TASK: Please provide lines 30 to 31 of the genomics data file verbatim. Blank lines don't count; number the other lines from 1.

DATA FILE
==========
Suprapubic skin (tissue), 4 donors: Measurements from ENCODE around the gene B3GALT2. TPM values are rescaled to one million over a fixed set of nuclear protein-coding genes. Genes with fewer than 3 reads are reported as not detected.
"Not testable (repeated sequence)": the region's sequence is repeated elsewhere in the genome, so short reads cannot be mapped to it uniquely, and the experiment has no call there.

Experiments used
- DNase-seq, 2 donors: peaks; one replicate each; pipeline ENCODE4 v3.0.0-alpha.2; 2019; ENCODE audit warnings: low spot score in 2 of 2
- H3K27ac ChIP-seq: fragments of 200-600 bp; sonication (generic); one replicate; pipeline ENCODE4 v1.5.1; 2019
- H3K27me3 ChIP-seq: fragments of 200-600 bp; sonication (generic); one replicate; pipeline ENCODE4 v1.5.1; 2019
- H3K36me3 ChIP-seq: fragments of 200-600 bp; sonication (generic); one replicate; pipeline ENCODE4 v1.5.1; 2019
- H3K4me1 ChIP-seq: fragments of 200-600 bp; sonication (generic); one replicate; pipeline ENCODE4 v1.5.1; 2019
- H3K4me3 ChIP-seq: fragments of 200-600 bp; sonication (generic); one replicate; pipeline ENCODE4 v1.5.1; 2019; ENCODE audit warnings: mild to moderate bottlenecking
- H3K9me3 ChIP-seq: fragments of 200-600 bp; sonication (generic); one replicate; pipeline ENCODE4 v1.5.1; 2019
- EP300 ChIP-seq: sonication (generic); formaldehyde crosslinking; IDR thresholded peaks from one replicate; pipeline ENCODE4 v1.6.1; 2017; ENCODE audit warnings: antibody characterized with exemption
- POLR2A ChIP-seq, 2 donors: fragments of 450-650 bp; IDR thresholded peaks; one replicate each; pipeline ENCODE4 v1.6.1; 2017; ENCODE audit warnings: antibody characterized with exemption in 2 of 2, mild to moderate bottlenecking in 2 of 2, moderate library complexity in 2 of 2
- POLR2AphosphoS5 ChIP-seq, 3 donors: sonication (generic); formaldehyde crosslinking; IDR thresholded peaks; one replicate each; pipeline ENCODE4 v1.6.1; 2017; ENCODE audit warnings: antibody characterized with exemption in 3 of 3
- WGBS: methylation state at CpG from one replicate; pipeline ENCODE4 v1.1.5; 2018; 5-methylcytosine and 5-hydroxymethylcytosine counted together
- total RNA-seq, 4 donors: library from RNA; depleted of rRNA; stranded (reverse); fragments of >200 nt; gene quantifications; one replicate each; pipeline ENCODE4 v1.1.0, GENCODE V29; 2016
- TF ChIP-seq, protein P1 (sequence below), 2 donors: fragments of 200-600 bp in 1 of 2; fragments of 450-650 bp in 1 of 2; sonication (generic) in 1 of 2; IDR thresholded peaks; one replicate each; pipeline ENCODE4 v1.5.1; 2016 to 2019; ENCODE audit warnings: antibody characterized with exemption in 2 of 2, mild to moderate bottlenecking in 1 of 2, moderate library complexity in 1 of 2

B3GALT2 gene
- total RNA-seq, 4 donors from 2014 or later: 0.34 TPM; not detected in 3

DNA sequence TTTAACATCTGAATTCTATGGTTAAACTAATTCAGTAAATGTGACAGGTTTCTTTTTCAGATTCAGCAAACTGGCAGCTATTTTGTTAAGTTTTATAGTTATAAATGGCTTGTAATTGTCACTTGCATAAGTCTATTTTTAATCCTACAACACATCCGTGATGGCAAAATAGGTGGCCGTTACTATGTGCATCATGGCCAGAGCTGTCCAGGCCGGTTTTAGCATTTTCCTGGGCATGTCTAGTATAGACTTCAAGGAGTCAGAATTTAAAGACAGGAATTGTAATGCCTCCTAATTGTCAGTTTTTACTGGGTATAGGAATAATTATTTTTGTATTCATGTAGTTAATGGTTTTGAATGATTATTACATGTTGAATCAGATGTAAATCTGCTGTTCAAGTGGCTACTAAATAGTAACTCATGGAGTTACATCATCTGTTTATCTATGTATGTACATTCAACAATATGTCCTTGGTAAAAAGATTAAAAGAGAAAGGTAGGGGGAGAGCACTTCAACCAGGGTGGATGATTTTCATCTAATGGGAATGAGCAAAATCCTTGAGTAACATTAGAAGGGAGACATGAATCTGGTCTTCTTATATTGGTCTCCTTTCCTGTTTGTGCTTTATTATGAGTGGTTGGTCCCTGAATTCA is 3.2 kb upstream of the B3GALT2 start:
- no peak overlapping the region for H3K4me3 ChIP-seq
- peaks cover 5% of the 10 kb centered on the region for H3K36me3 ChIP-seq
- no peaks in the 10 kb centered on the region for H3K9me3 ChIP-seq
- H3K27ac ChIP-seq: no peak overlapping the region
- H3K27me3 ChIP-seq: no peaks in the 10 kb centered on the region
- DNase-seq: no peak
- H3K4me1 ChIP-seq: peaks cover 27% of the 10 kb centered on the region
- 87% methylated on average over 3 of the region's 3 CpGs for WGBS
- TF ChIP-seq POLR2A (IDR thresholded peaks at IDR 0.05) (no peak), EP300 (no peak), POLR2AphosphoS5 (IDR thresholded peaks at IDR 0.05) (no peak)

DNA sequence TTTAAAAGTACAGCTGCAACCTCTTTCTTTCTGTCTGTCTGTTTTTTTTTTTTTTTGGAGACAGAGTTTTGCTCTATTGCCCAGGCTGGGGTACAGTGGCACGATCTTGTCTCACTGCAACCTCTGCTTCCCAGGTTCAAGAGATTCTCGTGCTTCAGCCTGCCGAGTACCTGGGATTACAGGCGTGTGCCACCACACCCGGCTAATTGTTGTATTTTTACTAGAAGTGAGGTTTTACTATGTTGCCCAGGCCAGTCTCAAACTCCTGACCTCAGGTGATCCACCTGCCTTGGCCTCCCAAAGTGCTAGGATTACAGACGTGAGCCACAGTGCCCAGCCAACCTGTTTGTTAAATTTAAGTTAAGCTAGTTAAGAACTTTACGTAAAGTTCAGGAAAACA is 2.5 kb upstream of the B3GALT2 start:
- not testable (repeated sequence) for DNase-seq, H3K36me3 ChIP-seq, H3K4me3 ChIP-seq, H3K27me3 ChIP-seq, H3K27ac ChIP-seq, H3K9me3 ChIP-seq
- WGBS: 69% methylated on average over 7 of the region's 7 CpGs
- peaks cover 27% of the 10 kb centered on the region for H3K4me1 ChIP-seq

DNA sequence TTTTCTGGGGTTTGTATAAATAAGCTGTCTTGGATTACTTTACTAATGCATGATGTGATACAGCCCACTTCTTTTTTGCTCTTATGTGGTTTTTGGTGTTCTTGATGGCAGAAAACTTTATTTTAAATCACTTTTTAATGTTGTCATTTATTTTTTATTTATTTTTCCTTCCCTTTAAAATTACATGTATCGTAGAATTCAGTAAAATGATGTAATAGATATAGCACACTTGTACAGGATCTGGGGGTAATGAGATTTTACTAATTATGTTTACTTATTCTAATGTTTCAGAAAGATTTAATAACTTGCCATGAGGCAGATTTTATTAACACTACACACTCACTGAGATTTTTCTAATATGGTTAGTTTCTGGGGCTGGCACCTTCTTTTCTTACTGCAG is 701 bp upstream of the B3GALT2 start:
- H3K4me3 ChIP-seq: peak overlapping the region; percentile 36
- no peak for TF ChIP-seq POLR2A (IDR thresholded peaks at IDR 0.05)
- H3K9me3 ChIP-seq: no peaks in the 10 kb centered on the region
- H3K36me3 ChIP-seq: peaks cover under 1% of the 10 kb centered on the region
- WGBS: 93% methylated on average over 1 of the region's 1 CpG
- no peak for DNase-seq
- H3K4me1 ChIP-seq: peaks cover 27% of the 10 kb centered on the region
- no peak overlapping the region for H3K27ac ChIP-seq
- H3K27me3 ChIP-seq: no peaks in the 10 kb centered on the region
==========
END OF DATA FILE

- not testable (repeated sequence) for DNase-seq, H3K36me3 ChIP-seq, H3K4me3 ChIP-seq, H3K27me3 ChIP-seq, H3K27ac ChIP-seq, H3K9me3 ChIP-seq
- WGBS: 69% methylated on average over 7 of the region's 7 CpGs